When building a competitive car you should use matched magnets... sounds simple enough... pull out the magnet matcher or gause meter and start measuring magnets until you find a matching reference number (if using a magnet matcher) or a matching gause reading on two magnets (1 north, 1 south). Well this is what I thought until Greg Wisniewski explained the "finer points" of magnet matching. The image to the right is what started it all. I would like to thank Greg Wisniewski for sharing this with me and you who are reading this should thank him for allowing me to share it with you.
Weight transfer is the key factor with respect to a great handling car. Just like on the 1:1 cars, a great handling car is more forgiving should the driver make a minor mistake and it can help compensate should your pancake motor be a smidgen slower than your competitor.
This is the second part of a three part series about the Auto World ThunderJet Ultra-G chassis. In the first part we discussed the out of the box chassis to include visual inspection and measurements taken on individual parts. We then ran the car on the track to establish a baseline with respect to time. You can read part 1 here. In this article we will cherry pick the parts from the 5 cars that were purchased and see what kind of increases we can obtain with this chassis.
Like most of you I was introduced to the Aurora T-Jet as a kid. Then as I got older my interests and attention were diverted to other things. After thirty or forty years I have made full circle and now have picked up this hobby again. And like you, I have found that now we have in addition to the T-Jet there is also the T-Dash and Auto World's ThunderJet. I had been resisting taking the plunge into Auto World's product for various reasons but as of late have read that The T-Dash chassis is sort of up in the air as to if it will be around much longer. So I thought I would see what Auto World's ThunderJet Ultra-G was about and if it is a chassis I can work with.
If you are looking at building and racing T-Jets competitively with your local group, you might want to be aware of the infamous T-Jet chassis number 4 (#4). This applies to the #4 open rivet chassis and NOT the #4 solid rivet chassis.
Here are some chassis considerations when building your Fray and or racing car. As you know Aurora mass produced the parts for the T-Jet, therefore, there were varying degrees with respect to quality. After all, these were made as toys. I don't think Aurora ever thought the T-Jet would evolve to it's current level of performance. That said, here are some guide lines when choosing a chassis and top plate.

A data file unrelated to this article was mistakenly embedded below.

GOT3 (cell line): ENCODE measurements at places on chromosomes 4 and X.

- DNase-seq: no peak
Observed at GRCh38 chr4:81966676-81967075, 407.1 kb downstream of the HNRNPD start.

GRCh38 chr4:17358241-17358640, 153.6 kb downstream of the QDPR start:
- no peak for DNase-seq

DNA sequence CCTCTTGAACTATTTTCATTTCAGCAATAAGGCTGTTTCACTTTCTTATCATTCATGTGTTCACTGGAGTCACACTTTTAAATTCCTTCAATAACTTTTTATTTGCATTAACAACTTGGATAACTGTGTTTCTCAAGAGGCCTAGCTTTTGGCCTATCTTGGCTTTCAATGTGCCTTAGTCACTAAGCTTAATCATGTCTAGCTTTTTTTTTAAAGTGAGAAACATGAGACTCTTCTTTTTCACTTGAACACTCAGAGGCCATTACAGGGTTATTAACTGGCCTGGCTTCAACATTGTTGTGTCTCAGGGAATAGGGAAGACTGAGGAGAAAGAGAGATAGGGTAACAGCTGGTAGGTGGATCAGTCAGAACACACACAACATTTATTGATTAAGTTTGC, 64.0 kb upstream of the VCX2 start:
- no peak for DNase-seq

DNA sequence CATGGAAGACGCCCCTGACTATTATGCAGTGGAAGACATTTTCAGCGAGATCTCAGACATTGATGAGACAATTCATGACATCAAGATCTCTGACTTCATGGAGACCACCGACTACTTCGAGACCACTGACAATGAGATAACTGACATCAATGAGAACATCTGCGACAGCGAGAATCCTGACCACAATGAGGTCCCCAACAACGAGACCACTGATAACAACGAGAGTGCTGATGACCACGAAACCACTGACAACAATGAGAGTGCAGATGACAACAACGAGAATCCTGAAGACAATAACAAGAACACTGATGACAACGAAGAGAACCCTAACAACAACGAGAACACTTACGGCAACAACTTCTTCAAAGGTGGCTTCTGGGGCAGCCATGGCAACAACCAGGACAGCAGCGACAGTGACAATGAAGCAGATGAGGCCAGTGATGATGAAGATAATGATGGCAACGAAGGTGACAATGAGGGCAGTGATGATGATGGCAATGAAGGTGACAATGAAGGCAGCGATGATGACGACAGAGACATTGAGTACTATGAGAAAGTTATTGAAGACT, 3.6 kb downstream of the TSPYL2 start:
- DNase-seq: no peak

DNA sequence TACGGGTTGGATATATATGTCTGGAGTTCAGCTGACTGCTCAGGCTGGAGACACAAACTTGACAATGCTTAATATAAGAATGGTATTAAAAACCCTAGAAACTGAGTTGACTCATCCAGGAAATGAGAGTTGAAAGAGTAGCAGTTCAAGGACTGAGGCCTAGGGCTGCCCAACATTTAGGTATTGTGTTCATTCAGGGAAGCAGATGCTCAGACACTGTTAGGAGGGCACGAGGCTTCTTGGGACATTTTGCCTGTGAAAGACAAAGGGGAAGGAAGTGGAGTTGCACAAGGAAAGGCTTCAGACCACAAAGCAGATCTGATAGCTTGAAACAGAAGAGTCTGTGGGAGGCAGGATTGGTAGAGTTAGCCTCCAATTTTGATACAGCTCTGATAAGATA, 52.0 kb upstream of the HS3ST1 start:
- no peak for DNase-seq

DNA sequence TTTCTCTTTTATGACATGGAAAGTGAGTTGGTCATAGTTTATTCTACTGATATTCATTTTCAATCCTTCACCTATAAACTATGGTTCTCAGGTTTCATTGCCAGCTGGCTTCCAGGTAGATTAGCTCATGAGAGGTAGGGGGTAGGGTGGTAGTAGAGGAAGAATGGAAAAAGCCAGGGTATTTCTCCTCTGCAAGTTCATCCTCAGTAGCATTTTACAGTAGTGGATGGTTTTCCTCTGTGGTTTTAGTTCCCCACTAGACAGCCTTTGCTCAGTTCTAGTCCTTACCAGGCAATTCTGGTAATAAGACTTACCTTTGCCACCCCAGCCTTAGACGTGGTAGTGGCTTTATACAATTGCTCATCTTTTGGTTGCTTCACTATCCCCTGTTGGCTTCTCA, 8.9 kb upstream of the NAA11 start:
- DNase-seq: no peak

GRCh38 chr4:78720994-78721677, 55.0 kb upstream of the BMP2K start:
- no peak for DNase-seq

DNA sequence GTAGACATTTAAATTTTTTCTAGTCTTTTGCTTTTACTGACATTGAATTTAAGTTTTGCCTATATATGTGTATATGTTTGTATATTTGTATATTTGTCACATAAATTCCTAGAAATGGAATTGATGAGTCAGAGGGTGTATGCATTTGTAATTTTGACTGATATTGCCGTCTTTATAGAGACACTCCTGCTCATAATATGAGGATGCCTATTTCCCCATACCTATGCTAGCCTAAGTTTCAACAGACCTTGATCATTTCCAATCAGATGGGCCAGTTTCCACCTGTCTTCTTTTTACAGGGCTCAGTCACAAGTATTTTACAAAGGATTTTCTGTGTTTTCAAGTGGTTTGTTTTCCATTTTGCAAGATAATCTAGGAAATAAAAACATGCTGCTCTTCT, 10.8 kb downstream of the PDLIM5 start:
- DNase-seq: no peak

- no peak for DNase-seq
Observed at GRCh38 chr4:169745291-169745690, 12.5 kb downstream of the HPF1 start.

Over the course of the past few months I have come to like the Auto World X Traction chassis. Initially I was not impressed with the chassis out of the box. But then I remembered that Christmas in the early 60's when we got our Thunder Jet racing set. All Christmas day we worked to make those cars go around that track. I was fortunate as a kid to have a Dad that was mechanically and electrically inclined. By the end of the day we had those cars running pretty good. That said, I thought I would try the basics to improve the performance of the X Traction... and you know they actually run pretty good!
If you've thought about any kind of competitive racing you should consider lapping the gears. Its not difficult and you just might like the results. Your can achieve anywhere from 10 to 15 percent increase in speed just by lapping the gears on the gear plate.
As stated in another article The Dragon's Tail is a proxy race. You can find out more about this race here The Dragon's Tail. In this article I will be dealing with preparation of the chassis. Body prep for this race can be found here. For this race I will start with 5 New Old Stock (NOS) T-Jet chassis and build 2 cars for the race. Also as stated in the other article I am by no means an expert, but I will share what I know in hopes of enabling you to give it a try yourself.
Correct adjustment of the pick-up shoe is one of the essentials to maximize the flow of current from the track to the armature. When the shoe is adjusted correctly it will show equal wear from the front of the shoe all the way to the back of the shoe.